Diagnosis of Hashimoto’s disease is based on any signs and symptoms you’re showing, plus results from blood testing. A thyroid-stimulating hormone (TSH) blood test is is typically used to identify Hashimoto’s or hypothyroidism because it measures levels of thyroid hormone and TSH.
A doctor is also likely to order an antibody test to see if you test positive for thyroid antibodies that are typically present with Hashimoto’s. Some evidence of Hashimoto’s can also be detected during an ultrasound.
There’s some ongoing controversy about what levels are considered normal and abnormal, plus during the early stage of thyroid disorders blood tests might not reveal that anything is wrong because levels of thyroid hormones (T3 and T4) might appear normal. This is when it can be very helpful to get more than one expert opinion.
Is there a cure for Hashimoto’s disease? Hashimoto’s is definitely treatable. What is the best treatment for Hashimoto disease? That depends on who you ask.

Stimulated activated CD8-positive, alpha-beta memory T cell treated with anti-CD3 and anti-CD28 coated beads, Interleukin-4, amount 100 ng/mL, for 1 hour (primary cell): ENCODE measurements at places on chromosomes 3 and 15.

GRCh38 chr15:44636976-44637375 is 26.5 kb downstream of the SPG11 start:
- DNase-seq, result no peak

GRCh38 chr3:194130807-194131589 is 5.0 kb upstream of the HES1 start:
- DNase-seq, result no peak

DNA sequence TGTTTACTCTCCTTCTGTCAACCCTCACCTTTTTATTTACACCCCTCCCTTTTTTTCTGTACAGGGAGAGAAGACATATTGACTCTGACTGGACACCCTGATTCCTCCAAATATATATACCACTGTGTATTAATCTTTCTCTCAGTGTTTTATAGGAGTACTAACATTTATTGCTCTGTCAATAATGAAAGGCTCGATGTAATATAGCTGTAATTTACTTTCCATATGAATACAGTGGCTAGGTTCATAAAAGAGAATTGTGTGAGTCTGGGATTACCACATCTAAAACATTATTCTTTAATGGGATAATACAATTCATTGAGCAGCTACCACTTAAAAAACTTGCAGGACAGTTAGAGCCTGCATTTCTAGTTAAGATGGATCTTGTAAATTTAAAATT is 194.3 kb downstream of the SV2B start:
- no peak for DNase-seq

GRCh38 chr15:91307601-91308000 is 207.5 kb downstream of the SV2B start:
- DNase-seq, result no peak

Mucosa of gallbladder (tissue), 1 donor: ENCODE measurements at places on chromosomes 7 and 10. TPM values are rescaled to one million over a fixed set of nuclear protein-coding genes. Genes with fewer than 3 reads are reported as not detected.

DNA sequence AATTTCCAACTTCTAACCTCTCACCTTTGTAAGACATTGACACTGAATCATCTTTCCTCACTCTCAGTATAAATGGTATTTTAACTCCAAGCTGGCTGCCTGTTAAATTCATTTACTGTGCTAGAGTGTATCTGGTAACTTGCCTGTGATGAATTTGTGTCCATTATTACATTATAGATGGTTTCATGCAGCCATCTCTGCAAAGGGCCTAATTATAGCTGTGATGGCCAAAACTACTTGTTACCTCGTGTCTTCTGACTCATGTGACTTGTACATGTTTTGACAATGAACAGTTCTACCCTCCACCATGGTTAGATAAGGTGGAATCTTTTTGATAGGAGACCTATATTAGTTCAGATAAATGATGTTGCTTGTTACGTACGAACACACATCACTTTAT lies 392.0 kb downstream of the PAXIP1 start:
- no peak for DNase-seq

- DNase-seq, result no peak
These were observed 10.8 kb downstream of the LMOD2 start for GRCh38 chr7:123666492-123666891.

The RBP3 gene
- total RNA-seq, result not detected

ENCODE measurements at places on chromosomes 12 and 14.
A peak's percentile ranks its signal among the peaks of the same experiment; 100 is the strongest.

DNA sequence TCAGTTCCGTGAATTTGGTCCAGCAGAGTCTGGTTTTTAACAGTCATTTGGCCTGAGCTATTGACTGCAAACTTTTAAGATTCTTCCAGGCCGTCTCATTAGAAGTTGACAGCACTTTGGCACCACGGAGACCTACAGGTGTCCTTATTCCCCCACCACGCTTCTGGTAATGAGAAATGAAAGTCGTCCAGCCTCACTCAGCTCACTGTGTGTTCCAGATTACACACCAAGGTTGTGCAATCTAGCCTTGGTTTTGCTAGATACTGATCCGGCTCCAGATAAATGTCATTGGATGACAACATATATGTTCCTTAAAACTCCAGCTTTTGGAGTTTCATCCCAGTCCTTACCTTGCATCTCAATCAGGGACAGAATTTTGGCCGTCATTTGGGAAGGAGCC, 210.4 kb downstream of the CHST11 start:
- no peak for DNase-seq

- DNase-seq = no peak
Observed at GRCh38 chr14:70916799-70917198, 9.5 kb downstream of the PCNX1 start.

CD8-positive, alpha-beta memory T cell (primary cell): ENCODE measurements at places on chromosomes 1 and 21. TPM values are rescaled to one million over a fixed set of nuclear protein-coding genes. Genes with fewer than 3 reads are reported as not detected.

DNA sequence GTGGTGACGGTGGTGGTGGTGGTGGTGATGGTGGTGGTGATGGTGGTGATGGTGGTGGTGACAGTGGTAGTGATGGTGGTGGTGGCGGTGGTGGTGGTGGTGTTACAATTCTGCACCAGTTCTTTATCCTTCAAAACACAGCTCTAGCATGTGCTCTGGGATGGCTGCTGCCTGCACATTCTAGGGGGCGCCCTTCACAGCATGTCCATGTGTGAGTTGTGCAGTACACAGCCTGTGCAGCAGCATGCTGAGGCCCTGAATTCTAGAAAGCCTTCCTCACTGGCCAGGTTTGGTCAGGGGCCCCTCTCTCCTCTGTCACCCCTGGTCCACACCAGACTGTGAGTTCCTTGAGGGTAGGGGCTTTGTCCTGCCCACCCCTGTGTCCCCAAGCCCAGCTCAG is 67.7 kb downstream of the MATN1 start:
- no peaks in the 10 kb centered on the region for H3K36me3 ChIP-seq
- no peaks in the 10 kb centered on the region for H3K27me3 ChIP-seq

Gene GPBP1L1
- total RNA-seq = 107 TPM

Conventional approaches to treating autoimmune disorders including Hashimoto’s disease usually involve “watching and waiting” and taking medications, such as the synthetic thyroid hormone called levothyroxine (brand names Levoxyl, Synthroid, etc.). Sometimes surgery is even needed if the disease progresses enough.
Unfortunately, these treatments don’t solve the underlying problems that are causing autoimmune reactions to happen in the first place. Medications are often not a cure-all and if you do decide to use thyroid medications such as synthetic hormones or steroids, chances are you’ll need them for the rest of your life. (8)
Some patients can improve significantly when taking thyroid medications because the synthetic hormones duplicate those made naturally by the thyroid gland and have similar effects, but this still won’t resolve the issue of the immune system attacking itself.
Effectively treating Hashimoto’s disease includes making the following changes to your diet and lifestyle: